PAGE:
By Sean Crose
Juan Manuel Marquez started Saturday night’s fight with Mike Alvarado looking sharp, real sharp. He was fast, his movement was dead on, and his punches were crisp. Not that Alvarado was any slouch. The Colorado native had said leading up to the bout that he knew how important the fight was. He fought consciously, but with serious intent. In fact, he even landed some quality shots.
Photo: Chris Farina/Top Rank
Still, Marquez just seemed a level above Alvarado. It was a classic story: an aging but legendary fighter taking a younger, hungry opponent to school. The way Marquez worked the ring, with confidence and aggression, was something to behold. If there were those who wondered why a man who had lost most of his major fights was still considered an all time great, Marquez provided clear answers.
As Jim Lampley said before the fourth, it was a “tactical fight.” But that was exactly the kind of fight Marquez wanted. As Harold Lederman pointed out, one of Alvarado’s eyes was already starting to swell. It had to be said, though, that Alvarado was nothing if not courageous. Not that it mattered. The first third of the fight was a one sided, world class beatdown.
Marquez had entered the ring at the ripe old age of forty. If only more fighters in their twenties could fight like Marquez does in his fifth decade. By the fifth he was going to Alvarado’s body. Hard. It was really starting to look like the fight wouldn’t go the distance. Alvarado was going at his opponent aggressively at the end of the round, but it was of little use. Marquez simply exchanged better.
Truth be told, Marquez was reminiscent of his arch rival Manny Pacquiao on Saturday. He was hard to hit, fired machine gun combinations and was able to dictate the pace. In fact, the first half of the fight was reminiscent of Pacquiao-Rios. It just seemed like that kind of match – an entertaining blowout.
Not that anyone was condemning Alvarado. The man was pure heart. He simply didn’t seem to be the same caliber as his opponent. Despite what his corner told him, there looked to be nothing Alvarado could do against the Mexican superstar.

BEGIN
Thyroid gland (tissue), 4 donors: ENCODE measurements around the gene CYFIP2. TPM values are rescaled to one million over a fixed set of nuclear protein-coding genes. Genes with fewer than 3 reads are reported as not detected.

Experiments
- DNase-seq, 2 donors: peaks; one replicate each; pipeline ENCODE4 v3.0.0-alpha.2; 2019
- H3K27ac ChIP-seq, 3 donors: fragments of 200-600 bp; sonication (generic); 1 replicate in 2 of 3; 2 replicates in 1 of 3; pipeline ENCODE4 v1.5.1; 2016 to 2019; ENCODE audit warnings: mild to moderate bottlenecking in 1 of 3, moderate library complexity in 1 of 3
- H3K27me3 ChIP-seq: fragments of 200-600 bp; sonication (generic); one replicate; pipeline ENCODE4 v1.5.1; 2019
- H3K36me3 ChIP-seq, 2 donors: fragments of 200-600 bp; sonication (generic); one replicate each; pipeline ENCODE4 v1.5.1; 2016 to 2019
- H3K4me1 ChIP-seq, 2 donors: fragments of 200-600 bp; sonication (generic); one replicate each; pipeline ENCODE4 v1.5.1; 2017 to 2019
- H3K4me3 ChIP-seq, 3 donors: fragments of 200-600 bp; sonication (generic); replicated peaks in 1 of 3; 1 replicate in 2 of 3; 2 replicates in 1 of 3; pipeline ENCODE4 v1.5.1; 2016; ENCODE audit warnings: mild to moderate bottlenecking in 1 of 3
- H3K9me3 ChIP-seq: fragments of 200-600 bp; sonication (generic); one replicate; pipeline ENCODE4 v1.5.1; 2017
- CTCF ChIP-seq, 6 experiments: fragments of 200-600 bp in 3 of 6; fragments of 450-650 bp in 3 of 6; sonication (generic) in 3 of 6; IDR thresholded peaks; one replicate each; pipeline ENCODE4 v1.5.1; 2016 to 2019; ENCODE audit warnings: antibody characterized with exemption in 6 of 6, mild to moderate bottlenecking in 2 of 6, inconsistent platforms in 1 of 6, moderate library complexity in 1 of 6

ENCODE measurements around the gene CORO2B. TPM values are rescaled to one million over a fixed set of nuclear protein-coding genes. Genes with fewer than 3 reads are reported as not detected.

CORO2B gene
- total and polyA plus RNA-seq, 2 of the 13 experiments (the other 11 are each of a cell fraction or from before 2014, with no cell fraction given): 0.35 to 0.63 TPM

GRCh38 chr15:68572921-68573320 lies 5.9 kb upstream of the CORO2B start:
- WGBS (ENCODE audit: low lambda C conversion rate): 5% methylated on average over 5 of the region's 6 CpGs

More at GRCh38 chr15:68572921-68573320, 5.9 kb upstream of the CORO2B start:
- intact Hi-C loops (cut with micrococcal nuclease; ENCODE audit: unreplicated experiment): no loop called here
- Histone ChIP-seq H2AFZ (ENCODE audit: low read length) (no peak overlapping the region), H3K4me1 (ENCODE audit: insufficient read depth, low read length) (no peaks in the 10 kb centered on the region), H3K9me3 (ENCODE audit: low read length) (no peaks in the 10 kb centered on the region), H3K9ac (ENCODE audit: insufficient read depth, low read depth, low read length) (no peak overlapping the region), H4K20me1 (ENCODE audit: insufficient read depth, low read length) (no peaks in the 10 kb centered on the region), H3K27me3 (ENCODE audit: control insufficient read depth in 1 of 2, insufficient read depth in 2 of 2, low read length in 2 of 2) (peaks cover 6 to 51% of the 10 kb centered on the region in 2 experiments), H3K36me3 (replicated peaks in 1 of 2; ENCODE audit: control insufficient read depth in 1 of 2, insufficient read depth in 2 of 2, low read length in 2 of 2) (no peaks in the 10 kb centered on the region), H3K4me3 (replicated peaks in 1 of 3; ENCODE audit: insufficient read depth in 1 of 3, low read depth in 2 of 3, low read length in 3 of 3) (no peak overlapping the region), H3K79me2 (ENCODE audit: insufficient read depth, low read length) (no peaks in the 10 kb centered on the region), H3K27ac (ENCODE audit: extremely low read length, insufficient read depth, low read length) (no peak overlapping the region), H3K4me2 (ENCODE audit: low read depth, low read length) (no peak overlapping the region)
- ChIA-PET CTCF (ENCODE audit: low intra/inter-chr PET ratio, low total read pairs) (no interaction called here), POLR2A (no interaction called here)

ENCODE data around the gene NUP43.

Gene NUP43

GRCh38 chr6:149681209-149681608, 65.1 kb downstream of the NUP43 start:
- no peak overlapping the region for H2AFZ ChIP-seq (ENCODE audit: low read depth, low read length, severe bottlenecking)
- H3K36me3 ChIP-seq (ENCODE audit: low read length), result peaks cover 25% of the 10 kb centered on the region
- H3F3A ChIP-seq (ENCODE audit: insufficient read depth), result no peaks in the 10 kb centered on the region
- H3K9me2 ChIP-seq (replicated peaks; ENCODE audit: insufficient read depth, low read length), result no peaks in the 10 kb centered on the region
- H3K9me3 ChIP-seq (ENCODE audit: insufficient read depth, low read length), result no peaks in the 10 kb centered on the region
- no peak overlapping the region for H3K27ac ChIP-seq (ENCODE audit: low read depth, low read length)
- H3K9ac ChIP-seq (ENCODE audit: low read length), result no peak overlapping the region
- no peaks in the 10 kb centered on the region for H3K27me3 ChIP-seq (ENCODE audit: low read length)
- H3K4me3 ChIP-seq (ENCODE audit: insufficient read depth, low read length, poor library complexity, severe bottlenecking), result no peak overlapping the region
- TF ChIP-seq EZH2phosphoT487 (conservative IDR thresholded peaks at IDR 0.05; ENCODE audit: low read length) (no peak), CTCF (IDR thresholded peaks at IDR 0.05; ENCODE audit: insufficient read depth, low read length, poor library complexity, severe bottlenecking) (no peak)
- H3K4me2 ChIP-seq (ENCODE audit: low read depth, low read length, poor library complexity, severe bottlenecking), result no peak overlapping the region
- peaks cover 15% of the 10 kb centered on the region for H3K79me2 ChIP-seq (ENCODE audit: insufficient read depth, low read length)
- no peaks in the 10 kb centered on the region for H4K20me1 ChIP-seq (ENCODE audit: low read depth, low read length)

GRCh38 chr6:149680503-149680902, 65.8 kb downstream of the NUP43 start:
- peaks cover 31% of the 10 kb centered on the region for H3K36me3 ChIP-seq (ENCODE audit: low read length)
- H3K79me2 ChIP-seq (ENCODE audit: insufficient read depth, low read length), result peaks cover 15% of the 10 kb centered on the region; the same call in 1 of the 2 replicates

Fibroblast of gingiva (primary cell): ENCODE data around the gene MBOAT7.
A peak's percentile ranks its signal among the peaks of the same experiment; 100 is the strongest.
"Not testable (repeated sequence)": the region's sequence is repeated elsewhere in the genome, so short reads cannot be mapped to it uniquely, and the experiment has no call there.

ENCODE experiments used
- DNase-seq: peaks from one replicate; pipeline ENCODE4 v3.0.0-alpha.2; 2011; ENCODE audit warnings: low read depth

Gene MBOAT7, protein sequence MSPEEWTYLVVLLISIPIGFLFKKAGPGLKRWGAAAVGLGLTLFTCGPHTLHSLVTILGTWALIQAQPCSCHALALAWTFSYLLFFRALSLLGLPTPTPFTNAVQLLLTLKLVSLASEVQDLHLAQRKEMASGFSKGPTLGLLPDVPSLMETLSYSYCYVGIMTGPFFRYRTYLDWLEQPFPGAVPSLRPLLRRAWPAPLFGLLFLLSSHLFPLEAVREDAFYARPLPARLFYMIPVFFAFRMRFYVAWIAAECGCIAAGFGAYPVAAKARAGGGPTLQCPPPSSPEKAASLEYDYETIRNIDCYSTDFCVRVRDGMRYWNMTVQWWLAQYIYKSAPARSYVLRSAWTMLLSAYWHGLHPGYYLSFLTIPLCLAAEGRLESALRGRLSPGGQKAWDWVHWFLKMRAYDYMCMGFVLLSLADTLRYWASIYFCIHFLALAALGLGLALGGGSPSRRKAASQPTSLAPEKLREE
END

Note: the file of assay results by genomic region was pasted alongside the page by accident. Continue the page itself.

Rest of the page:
By the eighth round the fight was essentially over. Marquez dropped Alvarado to the canvas. Alvarado managed to get up and be saved by the bell – but it looked like a done deal. Alvarado’s trainer, Shann Vilhauer, asked Alvarado if he knew where he was. Alvarado responded in the negative. Once again, a loyal trainer was letting his man down.
Or was he?
For, less than a minute into the ninth, it was Marquez who was on the mat. He got back to his feet and responded in fury, yet Alvarado employed fury of his own. No matter how hard or cleanly he got hit, the kid kept coming. By the end of the ninth the blowout had become a Rocky movie.
It’s worth stating, though, that the HBO commentators noted Alvarado’s great weakness. For the man did not truly come alive unless he was hurt. And that’s why Marquez took the tenth. By the eleventh, however, Alvarado nearly had his man down again. Jim Lampley wondered aloud if Marquez was starting to show his age. Roy Jones, on the other hand, declared that Dinamita was simply fighting a bigger man.
By the twelfth, there was no guarantee that Marquez was going to cruise to victory. Alvarez was losing the fight, but his punching power was just too deadly to disregard. Still, one had to wonder why he wasn’t pressing the action, why he wasn’t letting it all go. Did Alvarado’s hesitation cost him the bout? Perhaps. One thing’s for certain, however – it definitely cost the man his chance of winning.
Marquez took the decision, but boy, he earned it. Mike Alvarado may never be a great fighter, but there’s no doubt he’s a supremely entertaining one.